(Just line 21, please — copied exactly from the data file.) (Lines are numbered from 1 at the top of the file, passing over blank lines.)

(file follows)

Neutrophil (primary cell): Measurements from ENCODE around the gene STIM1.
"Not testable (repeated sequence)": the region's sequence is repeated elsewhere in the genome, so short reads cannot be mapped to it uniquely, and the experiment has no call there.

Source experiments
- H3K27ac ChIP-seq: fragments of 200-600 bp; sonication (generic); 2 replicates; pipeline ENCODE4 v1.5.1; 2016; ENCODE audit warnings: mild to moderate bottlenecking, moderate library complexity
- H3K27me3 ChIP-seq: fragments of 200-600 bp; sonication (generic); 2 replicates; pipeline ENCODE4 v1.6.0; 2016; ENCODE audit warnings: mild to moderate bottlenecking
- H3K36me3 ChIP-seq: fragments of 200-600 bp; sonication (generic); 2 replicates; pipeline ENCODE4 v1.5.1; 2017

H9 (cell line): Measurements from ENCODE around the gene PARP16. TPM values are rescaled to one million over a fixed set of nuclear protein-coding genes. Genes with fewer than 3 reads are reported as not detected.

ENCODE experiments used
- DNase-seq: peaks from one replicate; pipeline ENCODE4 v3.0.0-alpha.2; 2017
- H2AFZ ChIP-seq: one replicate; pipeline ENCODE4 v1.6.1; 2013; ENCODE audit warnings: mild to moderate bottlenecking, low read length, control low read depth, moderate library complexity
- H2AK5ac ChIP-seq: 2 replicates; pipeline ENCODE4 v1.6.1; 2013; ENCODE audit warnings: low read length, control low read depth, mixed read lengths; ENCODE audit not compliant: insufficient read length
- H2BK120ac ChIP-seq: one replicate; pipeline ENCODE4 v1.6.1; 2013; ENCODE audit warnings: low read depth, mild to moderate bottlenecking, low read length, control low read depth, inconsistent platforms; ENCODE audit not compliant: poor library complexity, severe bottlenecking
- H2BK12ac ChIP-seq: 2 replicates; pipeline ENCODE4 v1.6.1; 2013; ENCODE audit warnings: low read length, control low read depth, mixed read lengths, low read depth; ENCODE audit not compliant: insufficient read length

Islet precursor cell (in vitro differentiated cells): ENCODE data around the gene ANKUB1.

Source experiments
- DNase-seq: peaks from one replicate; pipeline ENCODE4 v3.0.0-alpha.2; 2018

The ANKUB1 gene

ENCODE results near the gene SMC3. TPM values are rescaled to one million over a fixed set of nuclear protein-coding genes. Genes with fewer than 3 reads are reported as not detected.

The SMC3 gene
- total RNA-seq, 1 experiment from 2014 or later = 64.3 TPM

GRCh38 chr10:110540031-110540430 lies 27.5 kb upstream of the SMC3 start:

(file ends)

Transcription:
GRCh38 chr10:110540031-110540430 lies 27.5 kb upstream of the SMC3 start: